Posts Tagged ‘Maimonides’

SERMON: Am I a Liberal or a Conservative?

October 10, 2017 Leave a comment

Let me ask you a question. Do you think I’m a Republican, or a Democrat? A liberal or a conservative? I have been delivering sermons here at Beth Tfiloh for 39 years now. There is hardly a subject I can think of that I have not spoken about – from Iraq to Iran, from Obama to Trump, from homosexuality to hurricanes, from abortion to anti-Semitism, from J Street to Worth Avenue, from liberals to conservatives. And I have spoken about these subjects with a bit more clarity and outspokenness than most rabbis. That is because of YOU! That’s because you have allowed me to express my feelings! So, you know where I stand. Having said that, do you think, deep down, that I’m a liberal or a conservative? Come on, raise your hands! Would it help if I tell you that in the last six presidential elections, three times I voted Democratic and three times I voted Republican? READ MORE


SERMON: A Ticket to the World to Come

September 25, 2015 Leave a comment

Here’s the story: this is the holiest night of the year and this is the most difficult sermon for me to deliver. You sit here stuffed and tired. I stand here stuffed and tired … not the most positive setting in which to speak. So here is what I’m going to do: I’m going to tell you a few stories, primarily about people you know or know of. And then I’m going to ask you to write your own story. And if you get it right, you will have earned your place in the World-to-Come. So let’s start!

What happened on the streets of Baltimore the last week of April marked a terrible blow to our city that will not soon go away. The scenes that followed the troubling death of Freddie Gray reverberated around the world. Seemingly overnight, civil society as we know it broke down; divisions erupted between the Mayor and the Governor, the police and the community, the State’s Prosecutor and the media, between blacks and whites. Little wonder that CNN’s coverage was headlined: “Baltimore is Burning.” READ MORE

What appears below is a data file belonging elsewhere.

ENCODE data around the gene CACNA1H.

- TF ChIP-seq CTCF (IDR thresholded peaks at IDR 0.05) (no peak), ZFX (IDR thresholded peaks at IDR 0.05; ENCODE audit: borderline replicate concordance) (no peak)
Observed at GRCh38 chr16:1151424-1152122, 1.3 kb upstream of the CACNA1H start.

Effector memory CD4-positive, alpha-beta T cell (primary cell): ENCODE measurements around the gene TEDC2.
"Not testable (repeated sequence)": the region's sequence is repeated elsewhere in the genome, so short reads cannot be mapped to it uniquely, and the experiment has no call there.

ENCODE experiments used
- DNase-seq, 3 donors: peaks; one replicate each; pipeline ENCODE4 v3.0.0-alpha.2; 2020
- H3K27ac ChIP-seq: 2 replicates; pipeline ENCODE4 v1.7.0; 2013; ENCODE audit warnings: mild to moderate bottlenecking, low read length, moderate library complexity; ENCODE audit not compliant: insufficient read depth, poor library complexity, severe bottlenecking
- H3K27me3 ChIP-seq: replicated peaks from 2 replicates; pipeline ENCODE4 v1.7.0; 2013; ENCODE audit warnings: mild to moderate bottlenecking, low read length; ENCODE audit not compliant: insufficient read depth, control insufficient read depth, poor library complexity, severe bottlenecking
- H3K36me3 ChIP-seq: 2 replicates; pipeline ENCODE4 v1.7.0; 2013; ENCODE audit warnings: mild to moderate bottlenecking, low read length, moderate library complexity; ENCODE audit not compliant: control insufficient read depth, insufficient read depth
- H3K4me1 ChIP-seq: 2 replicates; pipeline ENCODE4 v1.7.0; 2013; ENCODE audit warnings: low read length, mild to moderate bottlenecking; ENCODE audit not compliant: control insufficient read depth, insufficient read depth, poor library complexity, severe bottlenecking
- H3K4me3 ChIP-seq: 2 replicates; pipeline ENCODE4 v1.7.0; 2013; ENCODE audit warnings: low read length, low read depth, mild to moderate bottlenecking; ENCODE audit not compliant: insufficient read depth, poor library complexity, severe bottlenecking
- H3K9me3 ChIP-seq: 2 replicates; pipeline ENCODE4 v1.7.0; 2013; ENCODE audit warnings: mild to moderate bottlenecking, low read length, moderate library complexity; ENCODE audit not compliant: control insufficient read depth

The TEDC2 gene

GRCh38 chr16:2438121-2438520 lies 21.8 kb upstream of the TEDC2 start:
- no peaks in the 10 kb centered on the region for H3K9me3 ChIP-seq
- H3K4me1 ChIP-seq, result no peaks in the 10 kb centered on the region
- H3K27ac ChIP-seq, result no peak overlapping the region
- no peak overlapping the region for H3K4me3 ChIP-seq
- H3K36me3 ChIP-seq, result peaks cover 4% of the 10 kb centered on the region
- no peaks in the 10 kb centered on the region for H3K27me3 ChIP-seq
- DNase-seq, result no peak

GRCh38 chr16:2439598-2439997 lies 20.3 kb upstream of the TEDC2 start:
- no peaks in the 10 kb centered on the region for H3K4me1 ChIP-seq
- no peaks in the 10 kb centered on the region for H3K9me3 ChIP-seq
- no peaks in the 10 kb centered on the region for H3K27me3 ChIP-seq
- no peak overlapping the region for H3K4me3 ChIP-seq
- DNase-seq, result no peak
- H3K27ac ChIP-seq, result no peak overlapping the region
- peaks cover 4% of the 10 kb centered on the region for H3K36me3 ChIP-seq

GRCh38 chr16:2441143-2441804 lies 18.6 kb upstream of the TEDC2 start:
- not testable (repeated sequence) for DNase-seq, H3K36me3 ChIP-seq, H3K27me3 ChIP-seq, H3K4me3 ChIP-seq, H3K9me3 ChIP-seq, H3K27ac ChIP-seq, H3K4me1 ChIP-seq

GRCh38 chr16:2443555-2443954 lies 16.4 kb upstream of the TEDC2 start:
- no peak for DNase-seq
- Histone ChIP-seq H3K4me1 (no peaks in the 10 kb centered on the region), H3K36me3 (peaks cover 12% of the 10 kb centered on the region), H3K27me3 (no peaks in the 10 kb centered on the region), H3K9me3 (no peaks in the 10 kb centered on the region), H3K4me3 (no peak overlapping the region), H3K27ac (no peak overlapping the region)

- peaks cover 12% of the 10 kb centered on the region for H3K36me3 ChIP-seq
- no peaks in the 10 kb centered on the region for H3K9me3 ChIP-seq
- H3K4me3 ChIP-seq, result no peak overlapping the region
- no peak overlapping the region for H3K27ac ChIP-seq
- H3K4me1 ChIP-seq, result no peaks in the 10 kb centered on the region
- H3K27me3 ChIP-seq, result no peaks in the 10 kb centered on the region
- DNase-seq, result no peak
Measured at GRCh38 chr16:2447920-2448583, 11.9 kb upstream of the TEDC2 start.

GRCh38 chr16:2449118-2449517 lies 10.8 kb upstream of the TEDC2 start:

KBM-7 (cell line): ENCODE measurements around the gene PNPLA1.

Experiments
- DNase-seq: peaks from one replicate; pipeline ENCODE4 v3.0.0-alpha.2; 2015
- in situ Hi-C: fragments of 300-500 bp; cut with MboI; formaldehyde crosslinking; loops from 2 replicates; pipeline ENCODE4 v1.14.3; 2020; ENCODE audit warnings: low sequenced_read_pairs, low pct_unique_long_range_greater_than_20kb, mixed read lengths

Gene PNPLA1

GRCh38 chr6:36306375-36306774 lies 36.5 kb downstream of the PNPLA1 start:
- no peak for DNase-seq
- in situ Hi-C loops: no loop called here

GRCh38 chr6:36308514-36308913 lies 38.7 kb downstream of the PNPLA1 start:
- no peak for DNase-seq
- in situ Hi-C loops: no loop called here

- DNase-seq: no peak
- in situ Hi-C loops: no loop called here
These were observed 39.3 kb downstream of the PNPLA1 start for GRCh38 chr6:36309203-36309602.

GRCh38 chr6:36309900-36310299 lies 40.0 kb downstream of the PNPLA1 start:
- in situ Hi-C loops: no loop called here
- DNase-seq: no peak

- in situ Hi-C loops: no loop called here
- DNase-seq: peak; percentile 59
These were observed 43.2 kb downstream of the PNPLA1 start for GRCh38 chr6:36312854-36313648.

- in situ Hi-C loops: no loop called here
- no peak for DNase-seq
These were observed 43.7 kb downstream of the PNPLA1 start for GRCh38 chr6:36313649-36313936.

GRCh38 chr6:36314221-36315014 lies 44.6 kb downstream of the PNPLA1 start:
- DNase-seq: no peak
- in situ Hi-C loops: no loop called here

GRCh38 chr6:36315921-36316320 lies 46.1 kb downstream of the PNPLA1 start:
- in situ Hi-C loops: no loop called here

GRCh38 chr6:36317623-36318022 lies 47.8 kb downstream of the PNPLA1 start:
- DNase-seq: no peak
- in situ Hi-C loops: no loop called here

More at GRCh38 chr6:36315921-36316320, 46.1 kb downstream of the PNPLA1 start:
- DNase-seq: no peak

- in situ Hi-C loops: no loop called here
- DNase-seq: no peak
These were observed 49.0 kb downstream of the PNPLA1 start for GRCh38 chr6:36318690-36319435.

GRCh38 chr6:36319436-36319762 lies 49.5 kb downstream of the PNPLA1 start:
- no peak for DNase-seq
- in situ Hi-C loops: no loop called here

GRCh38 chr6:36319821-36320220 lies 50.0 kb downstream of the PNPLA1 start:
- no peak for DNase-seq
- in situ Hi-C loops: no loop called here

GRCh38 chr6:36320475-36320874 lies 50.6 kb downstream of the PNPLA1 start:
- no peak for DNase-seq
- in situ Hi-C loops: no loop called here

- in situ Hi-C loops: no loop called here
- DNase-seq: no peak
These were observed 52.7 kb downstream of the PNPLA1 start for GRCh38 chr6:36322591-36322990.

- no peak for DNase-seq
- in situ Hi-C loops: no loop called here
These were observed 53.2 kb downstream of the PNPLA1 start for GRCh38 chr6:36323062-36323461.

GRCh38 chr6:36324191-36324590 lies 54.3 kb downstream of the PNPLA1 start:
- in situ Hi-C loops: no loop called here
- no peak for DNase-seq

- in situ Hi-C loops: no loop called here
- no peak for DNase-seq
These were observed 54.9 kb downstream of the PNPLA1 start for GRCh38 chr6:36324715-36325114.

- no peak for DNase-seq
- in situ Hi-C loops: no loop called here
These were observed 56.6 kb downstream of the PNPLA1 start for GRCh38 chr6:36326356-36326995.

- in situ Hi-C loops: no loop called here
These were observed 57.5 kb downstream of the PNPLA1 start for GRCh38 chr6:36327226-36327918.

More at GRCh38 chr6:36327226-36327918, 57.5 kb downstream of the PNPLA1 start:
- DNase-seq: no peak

Mysterious Ways: Blessed by Bashert

October 12, 2012 Leave a comment

A fascinating story from a good friend of mine, Rabbi Benjamin Blech, who through a “chance” meeting at a medical ethics conference was invited to the Vatican library to view Maimonides’ original manuscripts: Mysterious Ways: Blessed by Bashert

Shabbat Shalom.

Mitchell Wohlberg

What’s in YOUR Kishkas?

September 19, 2012 Leave a comment

This was quite a year for me! Before Yizkor I will have something
to say about my medical event of the year … of a lifetime! But, on this,
the first day of the Jewish New Year, I want to speak to you about what
was, for me and my family, the most significant Jewish event of this past
year. I spoke of it when it happened, but I speak of it again because it
helps answer a question I asked the Cantor this year which both he and I
had trouble answering.

It was on the first day of Pesach. All of my grandchildren were
playing in the backyard on the new swing set we had purchased, when
all of a sudden our next to youngest – Elana, who is three years old – fell
off the swing, breaking her elbow. She was taken to GBMC where they
felt the break was more severe than they wanted to handle. That led to
an ambulance ride to Johns Hopkins. At Hopkins, being in severe pain,
they gave Elana morphine which put her in a bit of a stupor. And
suddenly, in the midst of it all and from out of nowhere, she started to
sing a song she had learned in her preschool class … “kol od balevav
p’nima nefesh yehudi homiyah – as long as in the heart within a Jewish
soul still yearns and onward towards the ends of the east an eye still
gazes toward Zion, our hope is not yet lost. The hope of 2000 years to